From the Clinical Research Department, Parke-Davis Pharmaceutical Research Division of Warner-Lambert Company, Ann Arbor, Mich (Drs Knapp and Gracon); the Department of Neurology, University of Minnesota, Minneapolis (Dr Knopman); Department of Psychology. Williams College, Williamstown, Mass (Dr Solomon); Department of Pathology, University of Vermont, Burlington (Dr Pendlebury); and Division of Biostatistics, University of Iowa College of Medicine, Iowa City (Dr Davis). Drs Knapp and Gracon are employees of the Parke-Davis Pharmaceutical Research Division of Warner-Lambert Company and own stock and hold options to purchase further stock in the company. Drs Knopman, Solomon, Pendlebury, and Davis own no stock or options in the Warner-Lambert Company. Dr Davis was a paid statistical consultant for this study.

JAMA. 1994;271(13):985-991. doi:10.1001/jama.1994.03510370037029
Abstract

Objective.  —To evaluate the efficacy and safety of high-dose tacrine hydrochloride over 30 weeks in patients with probable Alzheimer's disease.

Design.  —A 30-week randomized, double-blind, placebo-controlled, parallel-group trial.

Setting.  —Outpatients at 33 US centers.

Patients.  —Men and women at least 50 years of age with mild to moderate Alzheimer's disease and otherwise in good health.

Interventions.  —Group 1 received placebo; group 2 received 40 mg/d of tacrine for 6 weeks, then 80 mg/d for 24 weeks; groups 3 and 4 received 40 mg/d of tacrine for 6 weeks, 80 mg/d for 6 weeks, and 120 mg/d for 6 weeks. Group 3 remained on a dosage of 120 mg/d for a total of 18 weeks; after 6 weeks at 120 mg/d, group 4 titrated to 160 mg/d for the last 12 weeks.

Primary Outcome Measures.  —Clinician Interview-Based Impression (CIBI), Alzheimer's Disease Assessment Scale—Cognitive subscale (ADAS-Cog), and Final Comprehensive Consensus Assessment (FCCA).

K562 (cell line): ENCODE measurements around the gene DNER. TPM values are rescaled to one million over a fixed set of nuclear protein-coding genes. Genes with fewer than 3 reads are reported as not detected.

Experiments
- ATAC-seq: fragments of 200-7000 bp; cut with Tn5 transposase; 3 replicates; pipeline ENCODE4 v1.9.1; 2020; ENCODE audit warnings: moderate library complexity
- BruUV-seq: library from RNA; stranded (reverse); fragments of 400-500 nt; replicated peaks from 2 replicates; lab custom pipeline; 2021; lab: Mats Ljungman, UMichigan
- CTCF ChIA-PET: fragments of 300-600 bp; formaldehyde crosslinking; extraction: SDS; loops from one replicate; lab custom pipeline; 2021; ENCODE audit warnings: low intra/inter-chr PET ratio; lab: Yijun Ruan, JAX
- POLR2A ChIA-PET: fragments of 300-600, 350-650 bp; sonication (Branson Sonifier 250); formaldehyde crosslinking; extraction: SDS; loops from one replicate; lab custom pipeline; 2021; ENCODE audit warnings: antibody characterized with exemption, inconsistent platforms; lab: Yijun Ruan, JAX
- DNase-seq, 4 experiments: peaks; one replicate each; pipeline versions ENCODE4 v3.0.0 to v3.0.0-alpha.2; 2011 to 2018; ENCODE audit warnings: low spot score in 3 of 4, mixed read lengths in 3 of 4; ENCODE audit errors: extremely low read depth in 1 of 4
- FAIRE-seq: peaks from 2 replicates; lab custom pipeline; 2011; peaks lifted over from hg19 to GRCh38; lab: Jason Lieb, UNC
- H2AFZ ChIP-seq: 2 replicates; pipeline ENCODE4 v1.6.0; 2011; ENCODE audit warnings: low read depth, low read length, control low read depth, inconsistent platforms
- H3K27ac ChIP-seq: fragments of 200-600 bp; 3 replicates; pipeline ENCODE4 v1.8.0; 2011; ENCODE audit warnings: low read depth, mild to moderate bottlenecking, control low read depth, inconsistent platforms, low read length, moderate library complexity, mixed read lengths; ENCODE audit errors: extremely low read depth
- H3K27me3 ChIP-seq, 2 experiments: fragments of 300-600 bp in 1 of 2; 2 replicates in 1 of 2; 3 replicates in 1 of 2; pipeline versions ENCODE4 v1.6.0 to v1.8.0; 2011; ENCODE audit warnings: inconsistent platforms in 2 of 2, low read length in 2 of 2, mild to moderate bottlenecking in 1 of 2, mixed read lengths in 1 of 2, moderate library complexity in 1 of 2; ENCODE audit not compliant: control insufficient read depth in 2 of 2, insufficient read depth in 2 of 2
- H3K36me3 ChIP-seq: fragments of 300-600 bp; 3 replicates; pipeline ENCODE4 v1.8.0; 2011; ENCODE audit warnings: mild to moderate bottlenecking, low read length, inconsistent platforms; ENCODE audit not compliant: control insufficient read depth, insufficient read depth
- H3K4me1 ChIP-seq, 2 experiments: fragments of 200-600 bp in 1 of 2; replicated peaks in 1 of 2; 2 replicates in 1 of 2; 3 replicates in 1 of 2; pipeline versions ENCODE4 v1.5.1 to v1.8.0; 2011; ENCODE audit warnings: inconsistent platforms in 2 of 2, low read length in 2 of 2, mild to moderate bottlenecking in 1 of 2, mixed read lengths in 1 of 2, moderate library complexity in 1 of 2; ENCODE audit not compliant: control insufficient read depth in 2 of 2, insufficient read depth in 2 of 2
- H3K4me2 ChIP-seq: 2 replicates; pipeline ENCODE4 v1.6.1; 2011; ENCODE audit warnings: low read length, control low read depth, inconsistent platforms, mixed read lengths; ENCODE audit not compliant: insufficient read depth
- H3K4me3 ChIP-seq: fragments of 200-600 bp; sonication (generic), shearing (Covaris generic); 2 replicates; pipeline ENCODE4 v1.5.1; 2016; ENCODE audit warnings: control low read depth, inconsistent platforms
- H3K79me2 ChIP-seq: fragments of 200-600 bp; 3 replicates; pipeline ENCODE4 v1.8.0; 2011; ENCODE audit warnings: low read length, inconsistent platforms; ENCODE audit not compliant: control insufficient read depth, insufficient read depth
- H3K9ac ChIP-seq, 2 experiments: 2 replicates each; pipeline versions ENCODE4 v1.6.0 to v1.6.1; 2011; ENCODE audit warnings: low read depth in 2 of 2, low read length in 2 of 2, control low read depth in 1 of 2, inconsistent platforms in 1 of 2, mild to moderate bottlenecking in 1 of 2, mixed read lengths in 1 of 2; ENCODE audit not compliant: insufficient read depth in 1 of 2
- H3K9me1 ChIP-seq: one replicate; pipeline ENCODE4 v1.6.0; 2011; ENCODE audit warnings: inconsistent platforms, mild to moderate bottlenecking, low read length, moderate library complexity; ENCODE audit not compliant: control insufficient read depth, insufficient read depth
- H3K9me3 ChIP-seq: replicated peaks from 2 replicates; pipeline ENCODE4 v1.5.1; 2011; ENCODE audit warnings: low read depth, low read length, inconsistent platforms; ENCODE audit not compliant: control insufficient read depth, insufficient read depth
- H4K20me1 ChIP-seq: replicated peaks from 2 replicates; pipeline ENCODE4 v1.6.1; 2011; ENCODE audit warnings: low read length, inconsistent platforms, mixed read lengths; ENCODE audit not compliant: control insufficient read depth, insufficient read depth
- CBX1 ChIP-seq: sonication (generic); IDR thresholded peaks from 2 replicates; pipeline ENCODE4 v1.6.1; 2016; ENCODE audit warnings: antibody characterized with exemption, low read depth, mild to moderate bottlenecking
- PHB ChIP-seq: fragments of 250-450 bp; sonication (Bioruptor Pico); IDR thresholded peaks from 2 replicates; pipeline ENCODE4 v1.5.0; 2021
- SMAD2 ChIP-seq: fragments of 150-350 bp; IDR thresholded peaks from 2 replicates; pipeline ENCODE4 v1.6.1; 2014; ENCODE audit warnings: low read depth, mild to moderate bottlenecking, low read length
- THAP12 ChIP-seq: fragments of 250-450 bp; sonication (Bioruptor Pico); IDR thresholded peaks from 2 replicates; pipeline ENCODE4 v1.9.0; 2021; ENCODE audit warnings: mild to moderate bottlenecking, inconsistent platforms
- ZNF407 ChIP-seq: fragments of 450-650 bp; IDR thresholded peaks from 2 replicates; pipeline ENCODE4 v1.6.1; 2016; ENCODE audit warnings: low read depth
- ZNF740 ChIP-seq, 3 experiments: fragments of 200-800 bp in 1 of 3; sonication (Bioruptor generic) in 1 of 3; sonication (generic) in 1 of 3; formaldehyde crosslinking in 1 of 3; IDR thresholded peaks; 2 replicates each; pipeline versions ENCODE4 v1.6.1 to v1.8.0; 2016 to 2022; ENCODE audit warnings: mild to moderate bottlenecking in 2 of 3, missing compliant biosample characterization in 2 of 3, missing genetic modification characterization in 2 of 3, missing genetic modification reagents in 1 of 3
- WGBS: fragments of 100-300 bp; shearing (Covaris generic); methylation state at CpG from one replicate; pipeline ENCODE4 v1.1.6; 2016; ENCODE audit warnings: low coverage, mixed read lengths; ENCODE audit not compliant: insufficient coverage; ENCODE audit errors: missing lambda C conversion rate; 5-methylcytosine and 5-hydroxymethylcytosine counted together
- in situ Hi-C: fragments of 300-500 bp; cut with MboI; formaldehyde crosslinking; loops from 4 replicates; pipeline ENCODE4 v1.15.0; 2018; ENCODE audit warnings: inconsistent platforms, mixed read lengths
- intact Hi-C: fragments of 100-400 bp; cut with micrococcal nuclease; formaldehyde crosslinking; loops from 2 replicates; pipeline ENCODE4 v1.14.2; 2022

Results.  —A total of 663 patients entered the study; 653 patients were included in an intent-to-treat (ITT) analysis; 263 had evaluable data at 30 weeks. The results of the ITT analysis revealed significant (P≤.05) dose-response trends and between-group comparisons on CIBI and ADAS-Cog. In evaluable patients, significant dose-response trends were observed for all three primary measures (P≤.001). Significant differences in favor of 160 mg/d of tacrine vs placebo were observed on the CIBI (P≤.002) and ADAS-Cog and FCCA (P≤.001), as well as caregiver-global and quality-of-life assessments (P≤.05). On the CIBI, 23% and 42% of tacrine-treated patients in the ITT and evaluable-patient populations, respectively, were rated improved compared with 17% and 18% of placebo patients, respectively. The primary reasons for withdrawal of tacrine-treated patients were asymptomatic liver transaminase elevations (28%) and gastrointestinal complaints (16%). These adverse events were reversible on discontinuation of treatment, and many patients were able to restart tacrine.

Conclusions.  —Tacrine produced statistically significant, dose-related improvements on objective performance-based tests, clinician- and caregiver-rated global evaluations, and measures of quality of life. There was no evidence that the large number of patient withdrawals biased the overall conclusions of the study.(JAMA. 1994;271:985-991)